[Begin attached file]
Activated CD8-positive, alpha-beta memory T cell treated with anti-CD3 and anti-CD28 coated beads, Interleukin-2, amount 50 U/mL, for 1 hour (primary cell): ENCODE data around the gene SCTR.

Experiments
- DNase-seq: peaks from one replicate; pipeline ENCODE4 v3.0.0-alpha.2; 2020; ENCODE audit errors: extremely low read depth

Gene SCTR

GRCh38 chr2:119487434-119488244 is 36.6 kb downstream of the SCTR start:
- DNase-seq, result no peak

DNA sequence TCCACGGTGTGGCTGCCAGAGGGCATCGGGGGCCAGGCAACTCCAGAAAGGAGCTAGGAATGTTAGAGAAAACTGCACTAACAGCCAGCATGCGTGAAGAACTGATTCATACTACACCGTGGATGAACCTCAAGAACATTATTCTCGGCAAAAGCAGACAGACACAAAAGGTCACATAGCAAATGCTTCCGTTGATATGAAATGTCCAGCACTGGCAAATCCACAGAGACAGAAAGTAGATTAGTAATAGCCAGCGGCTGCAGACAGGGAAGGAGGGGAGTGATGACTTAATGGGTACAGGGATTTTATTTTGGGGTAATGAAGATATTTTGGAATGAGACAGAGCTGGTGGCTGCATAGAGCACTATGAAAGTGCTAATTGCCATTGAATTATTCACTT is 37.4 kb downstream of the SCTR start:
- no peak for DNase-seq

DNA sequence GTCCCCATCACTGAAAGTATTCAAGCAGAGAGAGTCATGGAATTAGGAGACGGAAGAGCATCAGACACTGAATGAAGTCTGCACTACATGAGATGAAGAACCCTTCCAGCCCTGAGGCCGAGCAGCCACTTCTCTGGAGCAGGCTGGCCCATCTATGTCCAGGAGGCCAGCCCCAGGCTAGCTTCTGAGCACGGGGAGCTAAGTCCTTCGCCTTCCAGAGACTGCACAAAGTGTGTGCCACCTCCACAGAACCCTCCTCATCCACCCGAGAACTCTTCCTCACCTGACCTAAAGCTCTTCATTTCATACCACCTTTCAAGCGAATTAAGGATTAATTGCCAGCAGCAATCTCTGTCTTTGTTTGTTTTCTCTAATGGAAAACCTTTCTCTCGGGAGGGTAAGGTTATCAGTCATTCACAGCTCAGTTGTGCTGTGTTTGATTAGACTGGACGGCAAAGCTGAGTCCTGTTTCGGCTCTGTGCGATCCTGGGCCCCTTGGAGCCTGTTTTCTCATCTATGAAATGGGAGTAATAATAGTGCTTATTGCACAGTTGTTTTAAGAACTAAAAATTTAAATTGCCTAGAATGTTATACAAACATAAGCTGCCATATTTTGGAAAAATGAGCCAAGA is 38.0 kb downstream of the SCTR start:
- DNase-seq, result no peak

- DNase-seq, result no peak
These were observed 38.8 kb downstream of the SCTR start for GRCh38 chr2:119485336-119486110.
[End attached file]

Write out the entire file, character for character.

Activated CD8-positive, alpha-beta memory T cell treated with anti-CD3 and anti-CD28 coated beads, Interleukin-2, amount 50 U/mL, for 1 hour (primary cell): ENCODE data around the gene SCTR.

Experiments
- DNase-seq: peaks from one replicate; pipeline ENCODE4 v3.0.0-alpha.2; 2020; ENCODE audit errors: extremely low read depth

Gene SCTR

GRCh38 chr2:119487434-119488244 is 36.6 kb downstream of the SCTR start:
- DNase-seq, result no peak

DNA sequence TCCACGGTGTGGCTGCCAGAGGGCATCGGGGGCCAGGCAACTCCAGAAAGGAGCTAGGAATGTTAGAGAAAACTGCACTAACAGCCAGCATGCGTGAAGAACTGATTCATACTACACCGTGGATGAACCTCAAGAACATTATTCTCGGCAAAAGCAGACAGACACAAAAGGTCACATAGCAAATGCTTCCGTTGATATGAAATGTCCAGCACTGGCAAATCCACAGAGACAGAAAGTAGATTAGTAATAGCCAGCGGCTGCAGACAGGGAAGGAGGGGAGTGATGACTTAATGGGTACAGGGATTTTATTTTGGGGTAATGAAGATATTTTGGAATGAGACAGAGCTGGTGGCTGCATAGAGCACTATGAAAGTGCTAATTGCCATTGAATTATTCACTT is 37.4 kb downstream of the SCTR start:
- no peak for DNase-seq

DNA sequence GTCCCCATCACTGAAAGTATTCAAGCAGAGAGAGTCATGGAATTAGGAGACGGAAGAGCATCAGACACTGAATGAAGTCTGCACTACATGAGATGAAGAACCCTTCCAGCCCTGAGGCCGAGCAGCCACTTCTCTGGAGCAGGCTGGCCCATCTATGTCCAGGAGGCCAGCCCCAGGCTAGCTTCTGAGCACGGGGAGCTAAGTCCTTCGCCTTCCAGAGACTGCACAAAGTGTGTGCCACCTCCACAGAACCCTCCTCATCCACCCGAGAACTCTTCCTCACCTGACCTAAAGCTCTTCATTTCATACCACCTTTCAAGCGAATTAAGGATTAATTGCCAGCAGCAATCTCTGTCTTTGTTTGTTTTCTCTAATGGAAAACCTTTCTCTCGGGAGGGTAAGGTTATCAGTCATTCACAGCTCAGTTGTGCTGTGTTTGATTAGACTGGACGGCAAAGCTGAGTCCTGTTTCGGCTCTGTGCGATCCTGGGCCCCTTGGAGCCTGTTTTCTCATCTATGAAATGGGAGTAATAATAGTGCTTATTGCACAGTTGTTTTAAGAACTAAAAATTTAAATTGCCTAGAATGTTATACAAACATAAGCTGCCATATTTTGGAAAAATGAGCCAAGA is 38.0 kb downstream of the SCTR start:
- DNase-seq, result no peak

- DNase-seq, result no peak
These were observed 38.8 kb downstream of the SCTR start for GRCh38 chr2:119485336-119486110.